Penelope Milford in Coming Home (1978) - Supporting Actress Sundays

There's a heart-stopping line in Sarah Polley's recent feature, Away From Her, in which Julie Christie's character (a woman lapsing ever further into Alzheimer's-related dementia) has a chilling moment of lucidity. Placidly watching a news report about the wars in the Middle East, she turns to her husband and asks: "Don't they remember Vietnam?" The simple poignancy of this moment in Away From Her -- the loss of history as both a personal and national tragedy -- haunted StinkyLulu's screening of Hal Ashby's film about the home front during the Vietnam era, Coming Home, a film which -- nearly three decades after its release -- offers unexpected and timely chills. Hal Ashby's film depicts the experience of veterans, their families and their caregivers in 1968 (in the months immediately after the Tet Offensive, the cataclysmic battle that inspired both a retaliatory "surge" by the U.S. military and which, concomitantly, marked the greatest number of U.S. casualties in the history of the conflict). And while Coming Home's narrative structure is built mostly around the dramatic romance that emerges between Sally The Officer's Wife and Luke The Paralyzed Enlisted Man (Jane Fonda and Jon Voight, in trophy snagging performances), the film operates as an intimate chamber piece for four voices, incorporating the blistering nominated performance by Bruce Dern as Fonda's husband and, as a party girl caught up in the sweeping carnage of war...
approximately 16 minutes and 50 seconds
20 scenes
roughly 13% of film's total running time

Penelope Milford plays Vi Munson, a hard-working, hard-partying working class gal who strikes up an unlikely friendship with Fonda's Sally, when Sally's husband and Vi's current boyfriend ship out on the same night.

While Sally volunteers as a kind of grown-up candystriper in the rehab ward of the veterans hospital, Milford's Vi is stuck toiling as a nutritionist in the hospital kitchen. And it quickly becomes clear that for all her drinking, toking and sleeping around, Vi's party girl habits are mostly her way of blowing off steam. The real reason Vi's sticking so close to the military hospital? So she can be close to her kid brother Bill (David Carradine, in an efficiently devastating performance), a veteran who returned from two weeks in 'Nam with innumerable invisible (ie. mental) wounds.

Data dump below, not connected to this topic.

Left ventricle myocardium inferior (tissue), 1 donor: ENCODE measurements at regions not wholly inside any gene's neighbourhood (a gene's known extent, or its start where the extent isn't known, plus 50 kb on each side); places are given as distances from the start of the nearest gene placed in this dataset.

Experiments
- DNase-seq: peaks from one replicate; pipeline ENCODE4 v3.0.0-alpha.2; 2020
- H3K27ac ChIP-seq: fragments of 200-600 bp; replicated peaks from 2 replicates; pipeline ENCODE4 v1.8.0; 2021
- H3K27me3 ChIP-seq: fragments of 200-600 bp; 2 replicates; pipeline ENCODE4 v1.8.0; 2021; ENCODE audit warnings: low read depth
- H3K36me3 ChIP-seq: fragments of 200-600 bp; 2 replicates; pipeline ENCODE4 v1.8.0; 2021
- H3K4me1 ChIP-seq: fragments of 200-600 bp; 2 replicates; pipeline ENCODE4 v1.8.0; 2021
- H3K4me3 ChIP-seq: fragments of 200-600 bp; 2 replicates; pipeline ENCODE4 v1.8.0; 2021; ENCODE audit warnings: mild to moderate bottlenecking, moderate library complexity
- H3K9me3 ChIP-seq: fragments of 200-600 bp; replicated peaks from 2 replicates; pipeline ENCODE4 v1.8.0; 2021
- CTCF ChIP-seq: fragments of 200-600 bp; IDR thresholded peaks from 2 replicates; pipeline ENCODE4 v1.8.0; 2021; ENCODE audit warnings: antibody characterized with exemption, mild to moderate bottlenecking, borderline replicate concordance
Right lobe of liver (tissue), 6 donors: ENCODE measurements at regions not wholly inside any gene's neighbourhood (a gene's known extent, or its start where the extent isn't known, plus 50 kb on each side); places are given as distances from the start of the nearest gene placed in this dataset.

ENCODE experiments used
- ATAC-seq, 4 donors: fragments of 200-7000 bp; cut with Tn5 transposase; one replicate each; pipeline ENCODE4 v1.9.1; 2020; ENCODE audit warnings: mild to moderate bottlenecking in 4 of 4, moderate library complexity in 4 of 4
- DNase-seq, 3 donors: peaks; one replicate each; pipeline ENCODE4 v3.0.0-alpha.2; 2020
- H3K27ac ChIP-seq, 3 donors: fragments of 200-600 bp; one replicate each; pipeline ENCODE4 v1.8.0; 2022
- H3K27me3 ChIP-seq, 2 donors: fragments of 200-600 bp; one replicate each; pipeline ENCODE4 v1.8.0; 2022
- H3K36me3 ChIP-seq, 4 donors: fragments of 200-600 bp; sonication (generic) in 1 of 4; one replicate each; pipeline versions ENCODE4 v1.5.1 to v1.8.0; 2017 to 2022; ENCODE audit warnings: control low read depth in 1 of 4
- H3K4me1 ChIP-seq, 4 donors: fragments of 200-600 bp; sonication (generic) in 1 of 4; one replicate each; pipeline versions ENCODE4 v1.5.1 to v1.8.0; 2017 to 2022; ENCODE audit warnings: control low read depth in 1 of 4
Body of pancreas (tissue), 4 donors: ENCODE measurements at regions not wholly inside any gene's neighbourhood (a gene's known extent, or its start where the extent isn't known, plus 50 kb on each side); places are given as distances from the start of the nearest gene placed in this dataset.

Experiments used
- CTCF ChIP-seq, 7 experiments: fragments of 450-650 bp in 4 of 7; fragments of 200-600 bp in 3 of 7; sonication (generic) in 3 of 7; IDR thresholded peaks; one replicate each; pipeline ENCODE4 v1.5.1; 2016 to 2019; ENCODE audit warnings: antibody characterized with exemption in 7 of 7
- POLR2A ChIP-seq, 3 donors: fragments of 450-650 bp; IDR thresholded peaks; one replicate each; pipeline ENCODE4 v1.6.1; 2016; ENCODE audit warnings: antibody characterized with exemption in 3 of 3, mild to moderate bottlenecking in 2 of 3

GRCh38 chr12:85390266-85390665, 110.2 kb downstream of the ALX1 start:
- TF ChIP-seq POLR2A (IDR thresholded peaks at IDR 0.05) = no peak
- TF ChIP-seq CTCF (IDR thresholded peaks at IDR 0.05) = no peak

Milford's performance as Vi contributes an essential tenderness to Coming Home, sweetening the sentiment that drives the film, steering it away from either dourness or sourness and toward the hope that Ashby's film seems to so crave.

The role of Vi -- the bad girl destined to be a really good woman -- is at once limited and also rife with contradictions: Vi's a bold pleasure seeker who desperately craves approval; she's also a lost little girl who with serious mother hen tendencies. As written, Vi (like Stapleton's Pearl) is a woman who makes up for what she lacks in intelligence with extraordinary savvy and intuition. As such, the role of Vi demands a tricksy balance.

And Milford -- bless her heart -- doesn't really meet the challenge. Milford's Vi doesn't radiate the kind of innate charisma or protean wisdom necessary to justify Fonda's attraction to her as a friend and mentor. Nor does Milford's Vi blaze with the kind of elemental anguish or fury to balance Bruce Dern's incendiary -- and, in terms of construction, complementary -- performance. Simply put, and sadly so, Milford does not hold down her corner of this four character piece.

Milford's Vi, for all her acting out, remains a curiously passive and immature presence when the role demands an almost constant, kinetic acuity. (Not only is it tough to remember that Carradine's Bill is Vi's kid brother, but it's nearly impossible to believe that Fonda's Sally would ever follow Vi's lead.) The result? Vi becomes an emotional accessory for Sally, rather than her guiding star. What's worse, Milford's Vi seems always already almost a victim.

There's a story that circulates about the casting of Coming Home, that Fonda wanted her recent Julia co-star -- an emerging actress named Meryl Streep -- for the role of Vi. It's a pungent legend, mostly because it's suggestive of how substantial Vi might be within the world of Coming Home. Unfortunately, Milford's performance is more negligible than formidable, consistently characterized by vapid listening, shallowly reactive emotional states and (most infuriatingly) glancing away from the camera at essential moments.

A remarkable role. An appealing actress. A negligible performance.

1 comment:


felt that she did a really good job...maybe could have had the writers beef up a couple of scene though...cute personality...